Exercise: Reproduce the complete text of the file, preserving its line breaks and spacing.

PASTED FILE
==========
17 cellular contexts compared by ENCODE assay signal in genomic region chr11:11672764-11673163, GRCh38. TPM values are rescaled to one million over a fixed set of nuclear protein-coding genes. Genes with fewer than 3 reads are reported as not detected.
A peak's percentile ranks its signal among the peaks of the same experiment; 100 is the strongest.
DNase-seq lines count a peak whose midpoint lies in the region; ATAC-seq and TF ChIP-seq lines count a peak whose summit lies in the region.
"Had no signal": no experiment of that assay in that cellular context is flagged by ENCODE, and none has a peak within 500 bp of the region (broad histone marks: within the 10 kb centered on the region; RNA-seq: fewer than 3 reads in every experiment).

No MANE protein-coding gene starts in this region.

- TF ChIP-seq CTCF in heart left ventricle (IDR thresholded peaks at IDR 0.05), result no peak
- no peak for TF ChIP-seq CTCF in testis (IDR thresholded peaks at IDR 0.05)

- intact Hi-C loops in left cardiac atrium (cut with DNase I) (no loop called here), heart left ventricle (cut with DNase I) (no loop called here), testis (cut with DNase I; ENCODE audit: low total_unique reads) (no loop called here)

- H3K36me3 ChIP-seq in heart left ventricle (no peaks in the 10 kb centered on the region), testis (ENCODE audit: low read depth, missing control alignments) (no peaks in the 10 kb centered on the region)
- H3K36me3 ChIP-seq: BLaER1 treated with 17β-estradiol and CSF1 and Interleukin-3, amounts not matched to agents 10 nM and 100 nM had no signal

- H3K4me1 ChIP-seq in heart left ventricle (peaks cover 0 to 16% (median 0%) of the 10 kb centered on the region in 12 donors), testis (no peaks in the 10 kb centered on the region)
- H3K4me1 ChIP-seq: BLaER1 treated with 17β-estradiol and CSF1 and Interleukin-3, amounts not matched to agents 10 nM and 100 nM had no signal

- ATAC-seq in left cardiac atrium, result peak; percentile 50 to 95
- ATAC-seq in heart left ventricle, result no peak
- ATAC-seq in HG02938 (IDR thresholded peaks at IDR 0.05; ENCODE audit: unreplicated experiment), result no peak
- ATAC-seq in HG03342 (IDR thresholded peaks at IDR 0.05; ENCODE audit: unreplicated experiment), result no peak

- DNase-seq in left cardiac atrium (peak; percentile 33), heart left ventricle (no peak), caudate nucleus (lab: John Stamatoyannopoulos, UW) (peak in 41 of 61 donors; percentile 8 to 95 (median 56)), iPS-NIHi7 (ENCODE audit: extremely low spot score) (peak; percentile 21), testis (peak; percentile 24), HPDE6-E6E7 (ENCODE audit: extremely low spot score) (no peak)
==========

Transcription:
17 cellular contexts compared by ENCODE assay signal in genomic region chr11:11672764-11673163, GRCh38. TPM values are rescaled to one million over a fixed set of nuclear protein-coding genes. Genes with fewer than 3 reads are reported as not detected.
A peak's percentile ranks its signal among the peaks of the same experiment; 100 is the strongest.
DNase-seq lines count a peak whose midpoint lies in the region; ATAC-seq and TF ChIP-seq lines count a peak whose summit lies in the region.
"Had no signal": no experiment of that assay in that cellular context is flagged by ENCODE, and none has a peak within 500 bp of the region (broad histone marks: within the 10 kb centered on the region; RNA-seq: fewer than 3 reads in every experiment).

No MANE protein-coding gene starts in this region.

- TF ChIP-seq CTCF in heart left ventricle (IDR thresholded peaks at IDR 0.05), result no peak
- no peak for TF ChIP-seq CTCF in testis (IDR thresholded peaks at IDR 0.05)

- intact Hi-C loops in left cardiac atrium (cut with DNase I) (no loop called here), heart left ventricle (cut with DNase I) (no loop called here), testis (cut with DNase I; ENCODE audit: low total_unique reads) (no loop called here)

- H3K36me3 ChIP-seq in heart left ventricle (no peaks in the 10 kb centered on the region), testis (ENCODE audit: low read depth, missing control alignments) (no peaks in the 10 kb centered on the region)
- H3K36me3 ChIP-seq: BLaER1 treated with 17β-estradiol and CSF1 and Interleukin-3, amounts not matched to agents 10 nM and 100 nM had no signal

- H3K4me1 ChIP-seq in heart left ventricle (peaks cover 0 to 16% (median 0%) of the 10 kb centered on the region in 12 donors), testis (no peaks in the 10 kb centered on the region)
- H3K4me1 ChIP-seq: BLaER1 treated with 17β-estradiol and CSF1 and Interleukin-3, amounts not matched to agents 10 nM and 100 nM had no signal

- ATAC-seq in left cardiac atrium, result peak; percentile 50 to 95
- ATAC-seq in heart left ventricle, result no peak
- ATAC-seq in HG02938 (IDR thresholded peaks at IDR 0.05; ENCODE audit: unreplicated experiment), result no peak
- ATAC-seq in HG03342 (IDR thresholded peaks at IDR 0.05; ENCODE audit: unreplicated experiment), result no peak

- DNase-seq in left cardiac atrium (peak; percentile 33), heart left ventricle (no peak), caudate nucleus (lab: John Stamatoyannopoulos, UW) (peak in 41 of 61 donors; percentile 8 to 95 (median 56)), iPS-NIHi7 (ENCODE audit: extremely low spot score) (peak; percentile 21), testis (peak; percentile 24), HPDE6-E6E7 (ENCODE audit: extremely low spot score) (no peak)